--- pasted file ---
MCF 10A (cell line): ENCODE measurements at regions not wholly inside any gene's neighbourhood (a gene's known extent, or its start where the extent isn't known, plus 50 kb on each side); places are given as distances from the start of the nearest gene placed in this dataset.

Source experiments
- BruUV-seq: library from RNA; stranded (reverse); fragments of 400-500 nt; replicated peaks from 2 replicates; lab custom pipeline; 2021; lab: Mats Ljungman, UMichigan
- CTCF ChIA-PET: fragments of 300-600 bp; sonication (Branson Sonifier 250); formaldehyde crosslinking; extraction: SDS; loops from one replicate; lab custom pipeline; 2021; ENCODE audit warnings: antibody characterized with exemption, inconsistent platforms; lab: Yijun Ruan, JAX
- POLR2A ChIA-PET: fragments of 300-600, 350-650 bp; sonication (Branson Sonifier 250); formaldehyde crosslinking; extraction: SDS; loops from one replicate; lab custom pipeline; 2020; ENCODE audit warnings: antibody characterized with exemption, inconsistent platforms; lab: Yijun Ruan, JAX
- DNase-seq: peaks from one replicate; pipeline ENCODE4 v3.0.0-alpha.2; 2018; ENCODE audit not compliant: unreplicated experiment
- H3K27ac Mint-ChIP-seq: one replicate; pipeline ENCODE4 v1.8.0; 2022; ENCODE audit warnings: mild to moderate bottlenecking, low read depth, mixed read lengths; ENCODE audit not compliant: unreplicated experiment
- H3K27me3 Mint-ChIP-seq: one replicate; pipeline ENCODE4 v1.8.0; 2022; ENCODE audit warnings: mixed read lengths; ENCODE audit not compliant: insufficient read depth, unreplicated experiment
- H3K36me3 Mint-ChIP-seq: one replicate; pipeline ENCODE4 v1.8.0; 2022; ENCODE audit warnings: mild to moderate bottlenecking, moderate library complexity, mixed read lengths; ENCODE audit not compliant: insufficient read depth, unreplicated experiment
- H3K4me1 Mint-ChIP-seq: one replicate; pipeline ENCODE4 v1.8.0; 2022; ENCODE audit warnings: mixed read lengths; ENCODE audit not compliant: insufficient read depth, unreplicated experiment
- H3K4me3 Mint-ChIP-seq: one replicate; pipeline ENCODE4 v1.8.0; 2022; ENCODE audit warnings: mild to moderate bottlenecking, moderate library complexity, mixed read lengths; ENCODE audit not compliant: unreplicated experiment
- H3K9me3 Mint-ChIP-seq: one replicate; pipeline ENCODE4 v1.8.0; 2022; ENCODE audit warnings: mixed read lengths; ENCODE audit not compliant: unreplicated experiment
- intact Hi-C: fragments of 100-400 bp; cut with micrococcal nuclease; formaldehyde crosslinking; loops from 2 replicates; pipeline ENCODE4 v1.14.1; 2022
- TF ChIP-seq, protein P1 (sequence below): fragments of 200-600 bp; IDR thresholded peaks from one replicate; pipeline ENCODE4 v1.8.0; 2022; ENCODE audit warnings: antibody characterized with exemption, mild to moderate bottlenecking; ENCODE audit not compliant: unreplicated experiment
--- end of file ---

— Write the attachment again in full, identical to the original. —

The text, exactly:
MCF 10A (cell line): ENCODE measurements at regions not wholly inside any gene's neighbourhood (a gene's known extent, or its start where the extent isn't known, plus 50 kb on each side); places are given as distances from the start of the nearest gene placed in this dataset.

Source experiments
- BruUV-seq: library from RNA; stranded (reverse); fragments of 400-500 nt; replicated peaks from 2 replicates; lab custom pipeline; 2021; lab: Mats Ljungman, UMichigan
- CTCF ChIA-PET: fragments of 300-600 bp; sonication (Branson Sonifier 250); formaldehyde crosslinking; extraction: SDS; loops from one replicate; lab custom pipeline; 2021; ENCODE audit warnings: antibody characterized with exemption, inconsistent platforms; lab: Yijun Ruan, JAX
- POLR2A ChIA-PET: fragments of 300-600, 350-650 bp; sonication (Branson Sonifier 250); formaldehyde crosslinking; extraction: SDS; loops from one replicate; lab custom pipeline; 2020; ENCODE audit warnings: antibody characterized with exemption, inconsistent platforms; lab: Yijun Ruan, JAX
- DNase-seq: peaks from one replicate; pipeline ENCODE4 v3.0.0-alpha.2; 2018; ENCODE audit not compliant: unreplicated experiment
- H3K27ac Mint-ChIP-seq: one replicate; pipeline ENCODE4 v1.8.0; 2022; ENCODE audit warnings: mild to moderate bottlenecking, low read depth, mixed read lengths; ENCODE audit not compliant: unreplicated experiment
- H3K27me3 Mint-ChIP-seq: one replicate; pipeline ENCODE4 v1.8.0; 2022; ENCODE audit warnings: mixed read lengths; ENCODE audit not compliant: insufficient read depth, unreplicated experiment
- H3K36me3 Mint-ChIP-seq: one replicate; pipeline ENCODE4 v1.8.0; 2022; ENCODE audit warnings: mild to moderate bottlenecking, moderate library complexity, mixed read lengths; ENCODE audit not compliant: insufficient read depth, unreplicated experiment
- H3K4me1 Mint-ChIP-seq: one replicate; pipeline ENCODE4 v1.8.0; 2022; ENCODE audit warnings: mixed read lengths; ENCODE audit not compliant: insufficient read depth, unreplicated experiment
- H3K4me3 Mint-ChIP-seq: one replicate; pipeline ENCODE4 v1.8.0; 2022; ENCODE audit warnings: mild to moderate bottlenecking, moderate library complexity, mixed read lengths; ENCODE audit not compliant: unreplicated experiment
- H3K9me3 Mint-ChIP-seq: one replicate; pipeline ENCODE4 v1.8.0; 2022; ENCODE audit warnings: mixed read lengths; ENCODE audit not compliant: unreplicated experiment
- intact Hi-C: fragments of 100-400 bp; cut with micrococcal nuclease; formaldehyde crosslinking; loops from 2 replicates; pipeline ENCODE4 v1.14.1; 2022
- TF ChIP-seq, protein P1 (sequence below): fragments of 200-600 bp; IDR thresholded peaks from one replicate; pipeline ENCODE4 v1.8.0; 2022; ENCODE audit warnings: antibody characterized with exemption, mild to moderate bottlenecking; ENCODE audit not compliant: unreplicated experiment